Main Street Theatre History
1939-1976 | Parson Era
Freeman & Helen Parson
Freeman and Helen Parson opened the Main Street Theatre on March 30, 1939, on the site of what had been an old feed store. Freeman and Helen owned the theater for 37 years, until June 28, 1976, when they sold it to Robert (Bob) and Mary Douvier.
The opening movie in 1939 was The Young In Heart, starring Janet Gaynor and Douglas Fairbanks, Jr.
Beverly Gray, Ticket Seller
One of the Main Street Theatre’s first ticket sellers was Beverly Gray, who started working at the theater at the age of 18. Her first night at work was in 1941, during the showing of Buck Privates, starring Abbott and Costello, who were the number one box office draw in those years. At that time tickets for $0.18 and pennies were part of every transaction. Beverly said the line of customers was around the block. She made the theater her career and went on to work and even manage the theater for more than 40 years.
Original seating capacity was 512 in the single auditorium, and in the theater’s infancy, many shows played to packed houses. The theater hosted two shows nightly and changed movies three-times-a-week. After the advent of TV, the theater audience began to dwindle. The original single-screen auditorium remained the only screen for almost 50 years.
Events & Features
In the 1950s and 1960s there was a stage in front of the screen which was used for several events including the announcing of the Dairy Princess for “Pride of Main Street Butter Day”, now known as “Sinclair Lewis Days”.
On July 7, 1960 the world premiere of Elmer Gantry, a movie based on the book by Nobel Prize-winning author and Sauk Centre-native Sinclair Lewis, took place at the theater. Attending was Dorothy Thompson, famous journalist and Lewis’ second wife, divorced in 1942 after fourteen years of marriage.
The Main Street Theatre was one of the first to introduce air conditioning to the public in the early 1960s, and also one of the first theaters to offer a crying room for young parents’ toddlers and infants.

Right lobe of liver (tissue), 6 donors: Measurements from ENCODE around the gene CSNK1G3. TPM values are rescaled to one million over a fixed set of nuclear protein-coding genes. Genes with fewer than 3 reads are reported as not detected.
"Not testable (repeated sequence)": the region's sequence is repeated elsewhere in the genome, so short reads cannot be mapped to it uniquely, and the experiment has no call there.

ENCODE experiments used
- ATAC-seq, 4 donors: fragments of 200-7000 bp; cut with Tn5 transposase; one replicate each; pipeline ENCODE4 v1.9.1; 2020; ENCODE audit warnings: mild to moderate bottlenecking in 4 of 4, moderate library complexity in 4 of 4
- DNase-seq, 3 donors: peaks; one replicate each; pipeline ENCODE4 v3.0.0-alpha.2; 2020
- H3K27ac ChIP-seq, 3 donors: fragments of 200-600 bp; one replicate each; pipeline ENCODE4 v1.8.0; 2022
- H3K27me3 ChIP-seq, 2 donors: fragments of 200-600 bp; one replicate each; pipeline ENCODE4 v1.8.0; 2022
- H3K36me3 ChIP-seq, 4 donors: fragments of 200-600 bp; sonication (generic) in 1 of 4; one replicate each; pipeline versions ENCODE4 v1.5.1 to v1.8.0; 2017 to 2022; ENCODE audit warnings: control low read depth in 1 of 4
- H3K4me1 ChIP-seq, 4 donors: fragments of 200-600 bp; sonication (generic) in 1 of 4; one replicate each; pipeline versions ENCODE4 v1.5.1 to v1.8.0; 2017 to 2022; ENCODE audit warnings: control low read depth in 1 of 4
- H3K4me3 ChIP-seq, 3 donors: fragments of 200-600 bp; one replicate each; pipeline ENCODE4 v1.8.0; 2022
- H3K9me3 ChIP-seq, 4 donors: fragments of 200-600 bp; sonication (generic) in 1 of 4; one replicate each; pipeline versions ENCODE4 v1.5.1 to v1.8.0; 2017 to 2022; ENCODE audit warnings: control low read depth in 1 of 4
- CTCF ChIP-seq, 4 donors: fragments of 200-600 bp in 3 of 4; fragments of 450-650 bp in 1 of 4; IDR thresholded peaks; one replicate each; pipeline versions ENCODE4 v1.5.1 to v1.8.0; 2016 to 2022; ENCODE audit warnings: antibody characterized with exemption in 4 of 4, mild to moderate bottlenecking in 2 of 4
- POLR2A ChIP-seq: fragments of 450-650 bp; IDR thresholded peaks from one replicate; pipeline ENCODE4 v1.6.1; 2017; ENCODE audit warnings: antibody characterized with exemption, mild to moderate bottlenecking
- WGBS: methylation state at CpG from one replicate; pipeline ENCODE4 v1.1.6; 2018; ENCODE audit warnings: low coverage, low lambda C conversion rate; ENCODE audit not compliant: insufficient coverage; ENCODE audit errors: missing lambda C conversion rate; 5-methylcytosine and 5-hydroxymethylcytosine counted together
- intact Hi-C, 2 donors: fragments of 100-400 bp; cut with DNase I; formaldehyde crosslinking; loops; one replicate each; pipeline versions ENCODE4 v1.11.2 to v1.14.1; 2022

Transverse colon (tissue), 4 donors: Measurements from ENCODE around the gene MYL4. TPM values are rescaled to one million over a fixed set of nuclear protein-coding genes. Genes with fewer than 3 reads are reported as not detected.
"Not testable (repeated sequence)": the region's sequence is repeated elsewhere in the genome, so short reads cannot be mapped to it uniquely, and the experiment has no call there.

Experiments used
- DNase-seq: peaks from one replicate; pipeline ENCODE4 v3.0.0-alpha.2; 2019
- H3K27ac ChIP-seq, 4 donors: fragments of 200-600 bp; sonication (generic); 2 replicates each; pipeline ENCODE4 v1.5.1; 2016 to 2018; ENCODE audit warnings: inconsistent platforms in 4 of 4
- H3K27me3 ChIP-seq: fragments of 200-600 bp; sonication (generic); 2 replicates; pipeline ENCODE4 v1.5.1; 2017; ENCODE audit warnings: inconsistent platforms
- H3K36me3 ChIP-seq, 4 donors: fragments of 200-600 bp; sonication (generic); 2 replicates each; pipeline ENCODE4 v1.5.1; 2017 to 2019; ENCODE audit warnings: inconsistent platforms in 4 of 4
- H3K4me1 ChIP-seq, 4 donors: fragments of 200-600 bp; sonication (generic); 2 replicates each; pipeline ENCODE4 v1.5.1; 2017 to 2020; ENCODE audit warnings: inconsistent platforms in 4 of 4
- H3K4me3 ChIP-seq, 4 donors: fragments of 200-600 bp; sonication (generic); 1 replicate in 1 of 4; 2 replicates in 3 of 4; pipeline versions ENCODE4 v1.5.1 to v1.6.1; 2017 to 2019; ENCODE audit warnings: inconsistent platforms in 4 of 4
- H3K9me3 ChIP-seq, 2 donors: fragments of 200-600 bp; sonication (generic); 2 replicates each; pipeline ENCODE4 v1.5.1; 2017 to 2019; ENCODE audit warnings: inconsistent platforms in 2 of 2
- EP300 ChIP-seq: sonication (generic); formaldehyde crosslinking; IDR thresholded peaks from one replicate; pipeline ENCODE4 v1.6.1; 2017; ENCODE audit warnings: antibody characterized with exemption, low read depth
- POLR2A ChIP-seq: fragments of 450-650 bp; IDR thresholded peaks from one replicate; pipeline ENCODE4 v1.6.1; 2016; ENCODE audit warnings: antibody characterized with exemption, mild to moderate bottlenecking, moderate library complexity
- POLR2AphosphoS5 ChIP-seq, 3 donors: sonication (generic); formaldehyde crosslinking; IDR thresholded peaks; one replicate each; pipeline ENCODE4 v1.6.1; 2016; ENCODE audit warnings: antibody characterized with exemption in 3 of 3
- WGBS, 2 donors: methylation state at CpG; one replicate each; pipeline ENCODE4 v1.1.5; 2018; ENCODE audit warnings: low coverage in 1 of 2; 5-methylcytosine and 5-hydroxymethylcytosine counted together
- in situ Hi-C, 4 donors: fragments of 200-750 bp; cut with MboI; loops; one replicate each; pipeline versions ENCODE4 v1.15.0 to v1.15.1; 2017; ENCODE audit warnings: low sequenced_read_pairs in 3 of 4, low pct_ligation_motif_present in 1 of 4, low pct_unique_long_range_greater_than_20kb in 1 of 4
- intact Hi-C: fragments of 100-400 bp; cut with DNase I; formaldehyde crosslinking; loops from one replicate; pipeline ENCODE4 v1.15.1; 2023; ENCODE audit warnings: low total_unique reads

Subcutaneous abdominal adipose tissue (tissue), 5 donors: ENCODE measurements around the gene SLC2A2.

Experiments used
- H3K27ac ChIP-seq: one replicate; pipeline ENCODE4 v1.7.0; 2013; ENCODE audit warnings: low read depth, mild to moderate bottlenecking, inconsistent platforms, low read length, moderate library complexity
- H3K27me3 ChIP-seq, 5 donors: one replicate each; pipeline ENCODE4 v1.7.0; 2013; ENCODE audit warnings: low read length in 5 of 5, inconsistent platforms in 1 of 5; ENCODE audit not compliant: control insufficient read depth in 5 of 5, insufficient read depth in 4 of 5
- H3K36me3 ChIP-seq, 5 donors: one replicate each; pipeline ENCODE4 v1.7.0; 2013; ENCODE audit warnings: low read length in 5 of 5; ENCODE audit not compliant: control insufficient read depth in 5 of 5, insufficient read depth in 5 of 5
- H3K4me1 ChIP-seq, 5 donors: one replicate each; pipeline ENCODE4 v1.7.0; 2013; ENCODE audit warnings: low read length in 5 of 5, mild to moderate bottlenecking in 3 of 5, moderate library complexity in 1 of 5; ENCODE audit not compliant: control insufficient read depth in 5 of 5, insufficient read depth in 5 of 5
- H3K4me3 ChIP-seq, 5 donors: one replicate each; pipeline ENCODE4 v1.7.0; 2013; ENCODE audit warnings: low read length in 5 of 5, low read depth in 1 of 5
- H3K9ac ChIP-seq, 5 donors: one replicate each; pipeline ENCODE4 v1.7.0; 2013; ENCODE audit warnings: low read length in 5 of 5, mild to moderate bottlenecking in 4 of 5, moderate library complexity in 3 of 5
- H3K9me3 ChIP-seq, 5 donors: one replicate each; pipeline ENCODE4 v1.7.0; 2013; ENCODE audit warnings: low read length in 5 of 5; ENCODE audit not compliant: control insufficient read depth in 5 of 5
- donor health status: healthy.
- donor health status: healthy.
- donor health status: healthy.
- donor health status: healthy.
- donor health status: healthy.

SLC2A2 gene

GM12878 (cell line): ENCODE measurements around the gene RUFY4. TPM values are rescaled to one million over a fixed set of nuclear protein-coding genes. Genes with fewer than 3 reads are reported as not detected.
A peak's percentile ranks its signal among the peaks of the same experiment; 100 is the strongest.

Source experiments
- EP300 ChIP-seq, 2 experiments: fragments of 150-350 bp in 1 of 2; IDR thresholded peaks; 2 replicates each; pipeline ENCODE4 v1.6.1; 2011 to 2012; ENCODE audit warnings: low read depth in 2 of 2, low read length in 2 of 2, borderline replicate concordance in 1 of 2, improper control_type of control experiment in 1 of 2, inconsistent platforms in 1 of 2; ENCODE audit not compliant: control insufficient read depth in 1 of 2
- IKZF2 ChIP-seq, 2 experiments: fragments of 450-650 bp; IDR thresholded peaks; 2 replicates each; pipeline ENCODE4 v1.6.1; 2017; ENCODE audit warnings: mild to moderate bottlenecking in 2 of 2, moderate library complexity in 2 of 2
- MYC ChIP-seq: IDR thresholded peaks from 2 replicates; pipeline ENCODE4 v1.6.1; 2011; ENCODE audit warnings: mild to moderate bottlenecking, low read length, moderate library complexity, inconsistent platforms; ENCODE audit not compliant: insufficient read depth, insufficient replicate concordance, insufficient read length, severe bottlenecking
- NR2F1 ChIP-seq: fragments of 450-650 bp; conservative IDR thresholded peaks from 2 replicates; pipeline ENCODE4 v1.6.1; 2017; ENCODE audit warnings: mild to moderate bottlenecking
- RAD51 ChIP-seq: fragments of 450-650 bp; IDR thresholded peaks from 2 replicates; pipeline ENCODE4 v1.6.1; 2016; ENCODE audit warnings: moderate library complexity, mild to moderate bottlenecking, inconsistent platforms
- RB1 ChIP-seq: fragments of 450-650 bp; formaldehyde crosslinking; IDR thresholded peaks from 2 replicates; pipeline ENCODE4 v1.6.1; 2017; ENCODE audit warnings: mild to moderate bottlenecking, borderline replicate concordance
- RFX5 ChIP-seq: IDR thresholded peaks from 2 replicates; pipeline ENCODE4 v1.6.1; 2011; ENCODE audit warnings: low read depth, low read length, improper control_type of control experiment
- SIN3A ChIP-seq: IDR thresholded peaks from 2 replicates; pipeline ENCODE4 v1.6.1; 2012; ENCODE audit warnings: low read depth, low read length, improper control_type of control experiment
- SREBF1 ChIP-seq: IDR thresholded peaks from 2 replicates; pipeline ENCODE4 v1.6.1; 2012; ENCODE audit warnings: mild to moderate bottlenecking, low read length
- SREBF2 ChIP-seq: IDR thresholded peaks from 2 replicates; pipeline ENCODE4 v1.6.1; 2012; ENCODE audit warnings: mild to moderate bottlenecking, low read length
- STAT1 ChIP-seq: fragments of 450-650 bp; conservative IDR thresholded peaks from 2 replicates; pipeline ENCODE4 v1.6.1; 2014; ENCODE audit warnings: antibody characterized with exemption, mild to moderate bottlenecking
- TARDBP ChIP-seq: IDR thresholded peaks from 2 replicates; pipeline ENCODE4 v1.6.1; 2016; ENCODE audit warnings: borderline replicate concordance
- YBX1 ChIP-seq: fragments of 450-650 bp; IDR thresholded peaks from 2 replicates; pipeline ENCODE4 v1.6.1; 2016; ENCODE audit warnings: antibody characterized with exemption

1976-Present | Douvier Era
In 1979, Bob and Mary Douvier decided the original 38-inches in between rows of seats was not very comfortable and installed new seats with 42-inches between rows, bringing the capacity of the auditorium to 288. In 1988 a second screen was added when a space opened up next door. This 90-seat auditorium allowed the theater to play more variety and hold over blockbusters for extra nights.
Additional theaters and screens were added, one in 1993 and another in 1997. Two upstairs auditoriums were added in 2004, bringing the total number of screens to six.
In the 1980s Dolby Stereo Surround Sound was introduced to the industry and the Main Street Theatre followed suit. Now sound could come at you from five different directions making the movies more realistic.
In 2005 the theater installed its first digital projector, and by 2013 more than 90% of all movies were released digitally, making 35mm film obsolete.
While one of Bob and Mary’s sons, Jesse, had been working at the theater since he was a child, he took over the Main Street Theatre business fully in 2016. In 2017, Jesse retrofitted the auditoriums once more with rockers, bringing today’s capacity to 220 for the original auditorium.
In 2013, the Main Street Theatre hosted an advance showing of an independent film, Walking with the Enemy, starring Ben Kingsly, Jonas Armstrong, and Hannah Tointon. The then-unreleased film was brought to the Main Street Theatre in Sauk Centre to gauge the opinions of a small Midwestern town audience.
Building Style | Art Deco
Art Deco style was first introduced to the world at the 1925 International Art Exhibit in Paris. This style played heavily into the buildings that the Works Progress Administration (WPA) constructed in the United States during the Great Depression, 1929-1939.
With the structure of the Main Street Theatre being designed in the late 1930s, Art Deco played a key role in its style.
Art Deco architecture is characterized by hard-edged, often richly embellished designs, accentuated by gleaming metal accents. Many Art Deco buildings have a vertical emphasis intended to draw the eye upward. Rectangular, often blocky forms are arranged geometrically, with the addition of rooftop spires and/or curved ornamental elements to provide a streamlined effect.
These features can be seen in the brick face of the Main Street Theatre, as well as the neon marquee which reaches up to the sky with a rainbow shooting star. The underside of the marquee is lined with hundreds of single lights.
The unique marquee is meant to represent an open book of Main Street to capitalize on Sauk Centre’s favorite son, the world-famous author and Nobel Prize-winning Sinclair Lewis.
A recent grant from the State of Minnesota has allowed the face of the building to be restored in the Art Deco style.